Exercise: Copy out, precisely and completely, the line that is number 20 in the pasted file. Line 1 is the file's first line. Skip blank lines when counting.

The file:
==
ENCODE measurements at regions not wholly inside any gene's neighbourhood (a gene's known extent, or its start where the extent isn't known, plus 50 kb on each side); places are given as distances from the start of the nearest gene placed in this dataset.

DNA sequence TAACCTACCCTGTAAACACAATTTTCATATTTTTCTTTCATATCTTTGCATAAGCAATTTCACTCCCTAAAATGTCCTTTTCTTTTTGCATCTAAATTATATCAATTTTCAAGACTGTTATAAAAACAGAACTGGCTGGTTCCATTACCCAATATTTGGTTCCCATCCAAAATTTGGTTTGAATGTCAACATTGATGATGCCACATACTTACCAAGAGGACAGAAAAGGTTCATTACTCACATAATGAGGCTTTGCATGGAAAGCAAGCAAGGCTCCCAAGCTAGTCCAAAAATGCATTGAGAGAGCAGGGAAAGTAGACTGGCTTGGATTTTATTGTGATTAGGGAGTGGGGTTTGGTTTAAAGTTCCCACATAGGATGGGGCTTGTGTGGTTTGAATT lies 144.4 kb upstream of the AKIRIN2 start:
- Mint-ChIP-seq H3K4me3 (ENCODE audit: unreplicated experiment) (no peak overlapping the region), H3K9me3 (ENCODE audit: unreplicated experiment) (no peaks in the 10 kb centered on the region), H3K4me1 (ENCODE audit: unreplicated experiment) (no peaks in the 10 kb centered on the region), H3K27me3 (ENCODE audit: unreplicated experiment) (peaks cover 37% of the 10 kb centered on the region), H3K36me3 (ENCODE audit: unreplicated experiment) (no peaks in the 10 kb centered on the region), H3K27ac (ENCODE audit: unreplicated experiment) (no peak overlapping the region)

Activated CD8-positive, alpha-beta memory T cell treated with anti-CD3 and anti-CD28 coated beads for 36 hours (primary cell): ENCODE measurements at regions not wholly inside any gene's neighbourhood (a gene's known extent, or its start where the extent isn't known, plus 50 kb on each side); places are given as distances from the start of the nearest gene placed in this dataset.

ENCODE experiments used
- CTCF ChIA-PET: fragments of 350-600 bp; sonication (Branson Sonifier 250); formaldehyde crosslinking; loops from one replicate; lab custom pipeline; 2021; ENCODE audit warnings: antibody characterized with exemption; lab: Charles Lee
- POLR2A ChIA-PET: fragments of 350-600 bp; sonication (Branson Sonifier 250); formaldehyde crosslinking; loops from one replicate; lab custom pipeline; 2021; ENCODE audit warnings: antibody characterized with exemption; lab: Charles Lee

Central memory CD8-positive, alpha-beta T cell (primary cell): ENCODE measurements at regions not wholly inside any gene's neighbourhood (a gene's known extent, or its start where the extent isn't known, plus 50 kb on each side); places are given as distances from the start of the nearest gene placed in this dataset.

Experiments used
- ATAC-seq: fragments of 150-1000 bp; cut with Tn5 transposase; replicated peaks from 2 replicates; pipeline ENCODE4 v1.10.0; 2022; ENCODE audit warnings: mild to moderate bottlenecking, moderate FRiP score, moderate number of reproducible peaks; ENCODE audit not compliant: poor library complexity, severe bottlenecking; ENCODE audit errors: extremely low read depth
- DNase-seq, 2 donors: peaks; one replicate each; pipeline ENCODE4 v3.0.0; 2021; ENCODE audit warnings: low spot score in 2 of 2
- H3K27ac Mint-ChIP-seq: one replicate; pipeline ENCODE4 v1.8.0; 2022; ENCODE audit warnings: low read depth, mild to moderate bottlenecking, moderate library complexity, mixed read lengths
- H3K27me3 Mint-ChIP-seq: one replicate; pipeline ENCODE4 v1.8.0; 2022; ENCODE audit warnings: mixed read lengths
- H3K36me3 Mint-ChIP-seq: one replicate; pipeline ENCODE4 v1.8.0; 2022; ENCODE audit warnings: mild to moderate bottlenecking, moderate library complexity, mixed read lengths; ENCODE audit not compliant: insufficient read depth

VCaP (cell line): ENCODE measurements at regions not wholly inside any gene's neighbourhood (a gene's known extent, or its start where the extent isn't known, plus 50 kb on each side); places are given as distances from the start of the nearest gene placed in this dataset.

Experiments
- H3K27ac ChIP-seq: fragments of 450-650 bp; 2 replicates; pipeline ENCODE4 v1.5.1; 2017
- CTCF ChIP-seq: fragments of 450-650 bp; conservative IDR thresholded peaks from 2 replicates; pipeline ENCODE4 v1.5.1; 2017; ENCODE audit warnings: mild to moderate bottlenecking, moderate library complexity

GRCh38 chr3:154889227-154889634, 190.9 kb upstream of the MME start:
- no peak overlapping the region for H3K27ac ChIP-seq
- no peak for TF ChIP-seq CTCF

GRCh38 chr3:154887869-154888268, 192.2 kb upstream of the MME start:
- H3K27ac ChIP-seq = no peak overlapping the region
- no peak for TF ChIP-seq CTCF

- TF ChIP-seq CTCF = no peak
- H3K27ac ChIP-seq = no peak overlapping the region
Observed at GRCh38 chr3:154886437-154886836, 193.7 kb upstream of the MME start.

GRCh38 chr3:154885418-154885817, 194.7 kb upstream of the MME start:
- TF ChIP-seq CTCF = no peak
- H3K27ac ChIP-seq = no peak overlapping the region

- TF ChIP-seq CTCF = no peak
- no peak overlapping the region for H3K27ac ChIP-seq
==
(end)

- no peak overlapping the region for H3K27ac ChIP-seq